As Google (GOOG) Blocks Windows Phone YouTube App, Microsoft (MSFT) Questions Company’s ‘Openness’

 @tommylikeyt.halleck@ibtimes.com
on August 15 2013 6:32 PM

Google has blocked Windows Phone users from accessing YouTube because, it says, Microsoft’s app violated its terms of service. A previous version of the YouTube app for Windows Phone developed and released by Microsoft on May 7 did not display advertisements. YouTube, a Google company, requested that Microsoft remove the app from its Windows Phone Store and disable existing installations.

Google warned that it would block the Windows Phone app in May

Microsoft claimed in a statement at the time that “Google has refused to work with us to develop an app on par with other platforms.” Google gave a one-week deadline for Microsoft to change the app to operate under the YouTube terms of service. Microsoft responded by changing their version of the app on May 22, issuing a statement that they had “updated the Windows Phone YouTube app to address the restricted video and offline video access concerns voiced by Google.”

Two days later, on May 24, Google and Microsoft issued a joint statement that said they were “working together to update the … app to enable compliance with YouTube’s API terms of service, including enabling ads, in the coming weeks.”

On Tuesday, Microsoft released a new YouTube at that the company said addressed “the concerns Google expressed in May.” In addition to displaying advertisements, the new version of the YouTube app for Windows Phone included the ability to upload videos to the service. Today, the app was blocked from streaming content by YouTube, who said in a statement that “Microsoft has not made the browser upgrades necessary to enable a fully-featured YouTube experience, and has instead re-released a YouTube app that violates our Terms of Service.”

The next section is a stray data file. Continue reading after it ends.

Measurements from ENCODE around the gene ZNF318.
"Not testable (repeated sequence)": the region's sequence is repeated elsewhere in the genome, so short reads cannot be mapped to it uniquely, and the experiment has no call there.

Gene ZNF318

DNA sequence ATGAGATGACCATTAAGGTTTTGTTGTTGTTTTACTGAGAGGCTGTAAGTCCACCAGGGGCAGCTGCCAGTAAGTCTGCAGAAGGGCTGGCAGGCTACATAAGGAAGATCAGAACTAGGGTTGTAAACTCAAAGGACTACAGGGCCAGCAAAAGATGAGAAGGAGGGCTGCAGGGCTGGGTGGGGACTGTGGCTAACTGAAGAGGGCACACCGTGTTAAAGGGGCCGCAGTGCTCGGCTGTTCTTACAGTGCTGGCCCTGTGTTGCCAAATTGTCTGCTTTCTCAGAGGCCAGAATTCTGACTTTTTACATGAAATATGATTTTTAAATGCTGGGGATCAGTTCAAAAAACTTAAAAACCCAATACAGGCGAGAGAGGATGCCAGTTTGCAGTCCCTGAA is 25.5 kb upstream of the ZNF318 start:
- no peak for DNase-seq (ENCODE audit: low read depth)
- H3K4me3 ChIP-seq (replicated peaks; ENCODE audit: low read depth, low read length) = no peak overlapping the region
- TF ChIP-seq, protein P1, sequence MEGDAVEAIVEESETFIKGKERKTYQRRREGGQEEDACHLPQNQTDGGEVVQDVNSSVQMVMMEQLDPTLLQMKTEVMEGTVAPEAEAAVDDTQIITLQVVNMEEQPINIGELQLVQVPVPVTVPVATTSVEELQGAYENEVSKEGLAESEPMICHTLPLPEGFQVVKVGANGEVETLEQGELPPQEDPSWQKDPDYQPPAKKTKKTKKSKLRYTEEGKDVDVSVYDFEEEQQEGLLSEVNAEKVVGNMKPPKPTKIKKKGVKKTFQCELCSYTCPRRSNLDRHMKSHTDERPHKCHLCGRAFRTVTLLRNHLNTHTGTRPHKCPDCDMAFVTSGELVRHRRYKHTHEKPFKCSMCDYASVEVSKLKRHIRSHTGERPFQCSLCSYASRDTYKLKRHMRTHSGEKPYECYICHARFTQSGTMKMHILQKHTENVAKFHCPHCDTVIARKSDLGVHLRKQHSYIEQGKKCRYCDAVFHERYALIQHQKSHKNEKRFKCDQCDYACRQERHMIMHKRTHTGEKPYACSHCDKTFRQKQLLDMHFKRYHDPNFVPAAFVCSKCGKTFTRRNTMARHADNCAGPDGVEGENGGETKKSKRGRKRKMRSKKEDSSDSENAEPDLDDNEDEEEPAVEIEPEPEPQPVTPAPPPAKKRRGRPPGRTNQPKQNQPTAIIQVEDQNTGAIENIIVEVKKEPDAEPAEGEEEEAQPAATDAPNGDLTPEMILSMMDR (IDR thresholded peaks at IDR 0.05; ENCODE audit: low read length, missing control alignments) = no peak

Microsoft claims Google is imposing unfair restrictions

Microsoft’s legal counsel today claimed that Google is unfairly imposing a restriction on Windows Phone that it does not require for Android or iOS -- a YouTube app based on the HTML5 programming language. Microsoft claims that the two companies decided that building a new YouTube app for Windows Phone in the new programming language would be too time-consuming, difficult and costly.

“We have always had one goal: to provide our users a YouTube experience on Windows Phone that’s on par with the YouTube experience available to Android and iPhone users,” Microsoft Deputy General Counsel David Howard wrote in a blog post. “Google’s objections to our app are not only inconsistent with Google’s own commitment of openness, but also involve requirements for a Windows Phone app that it doesn’t impose on its own platform or Apple’s.”

Google did not immediately respond to a request for comment. Google develops the Android operating system (OS), which tops Apple’s iOS as the most popular smartphone OS in the world.

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